Big Aberdeen Stories – be part of them
Big Aberdeen Stories gives citizens an opportunity to get involved in helping fellow Aberdonians through a challenge in their lives, to share their experiences and have their voices heard. It gives you the opportunity to connect your activity in to a real local story, raise awareness of your work and influence the direction the story takes.
The webpage and project as a whole are as dynamic as you make them, being refreshed with what you provide.
If you have a Big Aberdeen Story you want to tell, get in touch and we will see if we can make it happen.
During Mental Health Awareness Week we spoke to Keith who tell’s us about his battle with Mental Health issues
The final part of the original #10aberdeenstories is from Rosilda who explains the challenges of moving to Aberdeen from Brazil.
This Big Aberdeen Story follows Roz as Inspire helps her maintain her independence while dealing with learning disabilities and additional support need.
In the new year our story looks at Sarah and highlights the challenges for people in disability and long term ill health to find and keep employment.
This Big Aberdeen Story focused on the Dick Family who had gone through a challenging time juggling day to day life while raising a son with spina bifida and hydrocephalus.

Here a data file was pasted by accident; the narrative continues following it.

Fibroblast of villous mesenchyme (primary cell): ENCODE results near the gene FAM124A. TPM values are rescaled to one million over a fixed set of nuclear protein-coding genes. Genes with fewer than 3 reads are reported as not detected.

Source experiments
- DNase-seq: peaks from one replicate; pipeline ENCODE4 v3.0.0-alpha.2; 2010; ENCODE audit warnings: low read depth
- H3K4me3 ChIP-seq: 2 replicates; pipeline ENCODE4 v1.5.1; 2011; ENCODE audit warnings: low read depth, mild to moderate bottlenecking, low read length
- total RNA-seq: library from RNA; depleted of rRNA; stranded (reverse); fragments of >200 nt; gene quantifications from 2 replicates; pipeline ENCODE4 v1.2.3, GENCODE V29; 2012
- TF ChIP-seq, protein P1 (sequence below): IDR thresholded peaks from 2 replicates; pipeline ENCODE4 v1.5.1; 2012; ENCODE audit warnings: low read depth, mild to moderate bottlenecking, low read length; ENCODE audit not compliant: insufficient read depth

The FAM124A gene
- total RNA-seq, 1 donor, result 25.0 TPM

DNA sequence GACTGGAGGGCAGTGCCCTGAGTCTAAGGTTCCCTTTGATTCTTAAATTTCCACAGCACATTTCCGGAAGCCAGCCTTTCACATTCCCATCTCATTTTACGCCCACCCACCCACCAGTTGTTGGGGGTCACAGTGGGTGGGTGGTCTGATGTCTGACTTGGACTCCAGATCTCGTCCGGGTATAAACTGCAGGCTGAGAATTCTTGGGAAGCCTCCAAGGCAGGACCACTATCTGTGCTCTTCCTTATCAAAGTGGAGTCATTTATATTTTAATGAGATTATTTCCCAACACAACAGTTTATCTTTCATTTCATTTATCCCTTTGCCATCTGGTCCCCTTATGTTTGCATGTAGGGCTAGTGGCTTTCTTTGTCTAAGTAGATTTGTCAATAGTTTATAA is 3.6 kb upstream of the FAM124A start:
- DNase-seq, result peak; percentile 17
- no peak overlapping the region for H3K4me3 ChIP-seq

This story, launched in November for Remembrance focuses on Alex as he struggled with social isolation after some time with the armed forces.
The half way point in the original series, we follow Graham as he tells us about his life in recovery.
This story follows Dean and the challenges he faced leaving school and trying to enter the workforce
David and Cindy’s story follows them as they try to cope with a major change in their relationship.
This story, launched in July, follows Steven, a cancer patient, as he describes how he came to relay on food banks to support himself during a tough time in his life.
The first story, launched in June during National Dementia Week, details Bob Walker’s experiences of caring for his wife Diane through early onset dementia.